Habits: the Good & the Bad

Habit [NOUN]: A settled or regular tendency or practice, especially one that is hard to give up.

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Habits.

We all have them. Some are good, others are bad.

A couple of mine? I pick at my lips and stay up waaay too late.

One of my sons never, ever, ever closes drawers. And my other son is a dirty clothes artist–aka, he leaves his school clothes in rather artistic piles… always on his bedroom floor.

❤ (But on the flip side, one of them gives warm, fuzzy hugs regularly and the other reads whatever and whenever he can.) ❤

Often, we agonize over breaking bad habits.

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Recently my younger son stumbled into our bedroom at 2am. He’s eleven, so unless he or his brother are sick, they’re tucked in their beds between 9:30pm and 7am.

If you’re close to me, you know that I’m 95% human and 5% beast. My beast mode kicks in between midnight and 7am. No joke, my sister had to {carefully} wake me up on Christmas morning when we were kids. I do not do mornings unless provoked and/or coerced.

Anyway, Chase stumbles into our bedroom at 2am. “Can I sleep with you guys?”

“Grfghrgrlk?” We’ve never been big on the boys sleeping with us. As babies they did occasionally, and during illness as toddlers, but overall we keep our bed ours.

He tries his dad, who thankfully remains human in the deep, dark hours of the night. “Can I sleep in here?”

“Did you have a bad dream?”

“No, I just want to sleep in here.”

My wonderful human husband climbs out of bed, guides Chase back to his bedroom (which he shares with our older son), and lays down with him for several minutes. Thankfully Chase remains asleep and the night continues as normal.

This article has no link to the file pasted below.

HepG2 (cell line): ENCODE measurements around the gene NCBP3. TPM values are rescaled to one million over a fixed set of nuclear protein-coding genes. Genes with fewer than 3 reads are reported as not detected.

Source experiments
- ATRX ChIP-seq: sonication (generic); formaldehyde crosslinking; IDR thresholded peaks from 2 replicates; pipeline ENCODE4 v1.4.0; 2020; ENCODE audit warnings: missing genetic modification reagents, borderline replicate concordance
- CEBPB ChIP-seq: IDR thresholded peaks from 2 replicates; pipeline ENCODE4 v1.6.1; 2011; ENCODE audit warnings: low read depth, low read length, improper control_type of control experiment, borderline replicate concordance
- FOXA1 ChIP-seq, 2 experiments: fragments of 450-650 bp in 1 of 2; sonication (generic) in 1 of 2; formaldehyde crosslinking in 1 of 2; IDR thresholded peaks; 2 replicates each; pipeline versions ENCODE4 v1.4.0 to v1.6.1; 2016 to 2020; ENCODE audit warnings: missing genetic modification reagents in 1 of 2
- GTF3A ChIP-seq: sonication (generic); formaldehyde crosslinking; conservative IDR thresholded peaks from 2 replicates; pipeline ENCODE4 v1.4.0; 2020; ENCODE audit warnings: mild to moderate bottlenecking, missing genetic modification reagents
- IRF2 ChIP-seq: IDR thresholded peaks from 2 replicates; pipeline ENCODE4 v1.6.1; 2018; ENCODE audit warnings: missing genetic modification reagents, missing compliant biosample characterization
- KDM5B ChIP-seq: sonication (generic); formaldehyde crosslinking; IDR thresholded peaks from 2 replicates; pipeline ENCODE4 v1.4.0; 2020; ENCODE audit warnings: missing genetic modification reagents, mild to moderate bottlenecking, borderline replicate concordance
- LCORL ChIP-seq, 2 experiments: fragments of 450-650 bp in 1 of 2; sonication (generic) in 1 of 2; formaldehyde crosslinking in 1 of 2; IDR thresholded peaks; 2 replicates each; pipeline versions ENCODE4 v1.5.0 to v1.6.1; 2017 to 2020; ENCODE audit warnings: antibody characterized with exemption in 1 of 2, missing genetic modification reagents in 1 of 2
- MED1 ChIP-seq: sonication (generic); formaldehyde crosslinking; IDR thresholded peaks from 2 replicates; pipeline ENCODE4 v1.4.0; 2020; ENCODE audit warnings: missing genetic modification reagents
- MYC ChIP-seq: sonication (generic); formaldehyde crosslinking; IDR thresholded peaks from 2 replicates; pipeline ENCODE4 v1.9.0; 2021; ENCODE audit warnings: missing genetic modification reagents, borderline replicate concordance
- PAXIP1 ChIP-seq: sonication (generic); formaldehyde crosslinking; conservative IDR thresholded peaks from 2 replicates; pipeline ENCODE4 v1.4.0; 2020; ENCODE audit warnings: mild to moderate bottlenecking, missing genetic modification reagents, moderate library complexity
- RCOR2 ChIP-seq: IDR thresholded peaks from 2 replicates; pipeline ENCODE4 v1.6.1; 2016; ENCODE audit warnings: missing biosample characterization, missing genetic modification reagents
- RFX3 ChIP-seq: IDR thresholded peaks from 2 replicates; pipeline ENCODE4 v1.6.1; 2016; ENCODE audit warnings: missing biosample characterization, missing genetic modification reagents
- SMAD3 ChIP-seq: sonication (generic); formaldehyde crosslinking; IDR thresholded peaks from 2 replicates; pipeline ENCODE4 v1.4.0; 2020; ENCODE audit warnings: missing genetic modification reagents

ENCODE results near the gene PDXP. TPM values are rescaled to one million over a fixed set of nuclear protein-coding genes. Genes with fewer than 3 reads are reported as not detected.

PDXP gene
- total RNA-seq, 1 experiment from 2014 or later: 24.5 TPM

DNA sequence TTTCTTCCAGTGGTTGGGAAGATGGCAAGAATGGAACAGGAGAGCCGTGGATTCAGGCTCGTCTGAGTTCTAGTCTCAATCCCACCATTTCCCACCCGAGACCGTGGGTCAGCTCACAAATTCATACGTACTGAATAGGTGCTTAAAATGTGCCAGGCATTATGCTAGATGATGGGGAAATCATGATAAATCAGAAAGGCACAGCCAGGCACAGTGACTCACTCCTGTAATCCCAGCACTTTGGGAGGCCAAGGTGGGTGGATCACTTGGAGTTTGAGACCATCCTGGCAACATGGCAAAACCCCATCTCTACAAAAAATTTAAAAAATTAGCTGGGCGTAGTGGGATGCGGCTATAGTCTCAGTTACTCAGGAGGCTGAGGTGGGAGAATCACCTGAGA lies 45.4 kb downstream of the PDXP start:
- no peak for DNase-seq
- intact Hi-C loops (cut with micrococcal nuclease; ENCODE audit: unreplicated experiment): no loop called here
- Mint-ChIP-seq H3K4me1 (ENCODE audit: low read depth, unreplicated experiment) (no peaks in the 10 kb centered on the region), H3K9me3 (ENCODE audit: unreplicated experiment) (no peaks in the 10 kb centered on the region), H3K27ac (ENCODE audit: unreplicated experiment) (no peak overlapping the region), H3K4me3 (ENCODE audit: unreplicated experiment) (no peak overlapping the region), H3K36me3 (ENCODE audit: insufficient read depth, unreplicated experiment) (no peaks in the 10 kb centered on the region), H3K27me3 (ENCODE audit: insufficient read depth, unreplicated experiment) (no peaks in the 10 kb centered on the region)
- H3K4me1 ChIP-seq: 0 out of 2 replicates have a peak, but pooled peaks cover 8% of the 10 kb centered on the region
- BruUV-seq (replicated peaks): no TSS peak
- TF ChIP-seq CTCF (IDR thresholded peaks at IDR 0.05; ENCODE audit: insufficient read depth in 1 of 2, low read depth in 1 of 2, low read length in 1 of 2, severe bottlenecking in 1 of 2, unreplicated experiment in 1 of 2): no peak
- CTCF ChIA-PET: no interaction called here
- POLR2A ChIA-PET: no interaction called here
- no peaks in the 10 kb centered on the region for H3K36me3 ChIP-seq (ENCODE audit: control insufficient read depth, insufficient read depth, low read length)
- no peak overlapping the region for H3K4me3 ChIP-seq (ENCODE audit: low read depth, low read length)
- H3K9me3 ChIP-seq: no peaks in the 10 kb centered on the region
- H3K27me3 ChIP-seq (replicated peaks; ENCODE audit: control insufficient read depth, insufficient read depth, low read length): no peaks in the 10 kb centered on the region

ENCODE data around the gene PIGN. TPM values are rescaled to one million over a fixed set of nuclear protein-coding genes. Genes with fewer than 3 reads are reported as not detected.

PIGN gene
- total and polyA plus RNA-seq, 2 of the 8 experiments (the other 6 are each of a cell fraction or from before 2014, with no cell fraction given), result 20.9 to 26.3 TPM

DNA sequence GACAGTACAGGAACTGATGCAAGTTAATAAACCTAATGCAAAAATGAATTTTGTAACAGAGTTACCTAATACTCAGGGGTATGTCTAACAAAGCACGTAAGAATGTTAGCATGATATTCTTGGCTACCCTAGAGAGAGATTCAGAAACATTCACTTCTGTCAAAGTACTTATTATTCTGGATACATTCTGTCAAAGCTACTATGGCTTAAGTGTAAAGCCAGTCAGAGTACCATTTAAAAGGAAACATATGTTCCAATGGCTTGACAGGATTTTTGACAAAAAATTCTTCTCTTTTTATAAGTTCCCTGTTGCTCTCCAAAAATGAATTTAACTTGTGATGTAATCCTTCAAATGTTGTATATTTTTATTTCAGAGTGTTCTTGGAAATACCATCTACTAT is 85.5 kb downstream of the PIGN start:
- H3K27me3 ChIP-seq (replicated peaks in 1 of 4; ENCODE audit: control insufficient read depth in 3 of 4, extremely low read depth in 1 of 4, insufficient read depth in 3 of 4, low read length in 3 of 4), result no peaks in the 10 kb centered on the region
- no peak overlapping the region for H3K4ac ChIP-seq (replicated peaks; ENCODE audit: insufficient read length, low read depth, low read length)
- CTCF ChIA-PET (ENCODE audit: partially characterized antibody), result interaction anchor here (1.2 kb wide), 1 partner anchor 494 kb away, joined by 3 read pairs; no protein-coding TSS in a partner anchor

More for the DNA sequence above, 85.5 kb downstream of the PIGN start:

Until the next night.

And the next night.

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“Waking up at 2am has become a habit.” I mention gently on the third day. He nods in understanding. He didn’t want to wake up, but couldn’t help it anymore.

At bedtime on the fourth evening, I asked about bad dreams again. None, he reassured me. We prayed and they got an extra long back scratch. Just as my hubby and I walked out, Chase unraveled from his blanket cocoon.

“Can you lay the clock down? It’s too bright and when I wake up it reminds me that I’m sleeping.”

Ah. The proverbial lightbulb flashed on.

A few days earlier, I purchased a small silver alarm clock for the boys’ room. Huge green letters filled the screen so that Cole could see it on his bookshelf, from his bed (his eyesight isn’t great, and he takes his glasses off at night).

So I laid the clock on its back, and sure enough, Chase slept through the night. And again the next night.

The bad habit was broken.

The situation got me thinking about habits. Bad ones, and good ones.

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NaNoWriMo 2017 has begun.

For those who don’t know, it’s a write-a-thon set during the month of November. “National Novel Writing Month.” Thousands of writers across the country (world?) pound out 50,000 words of a story by November 30th. You don’t have to finish the story, just the 50k words.

Some make it, some don’t. The point is to Write. Every. Single. Day.

I enjoy the camaraderie on social media and the internal & external incentive to get words on a page. NaNoWriMo always readjusts the good habit of writing every day.

{NO EDITING ALLOWED}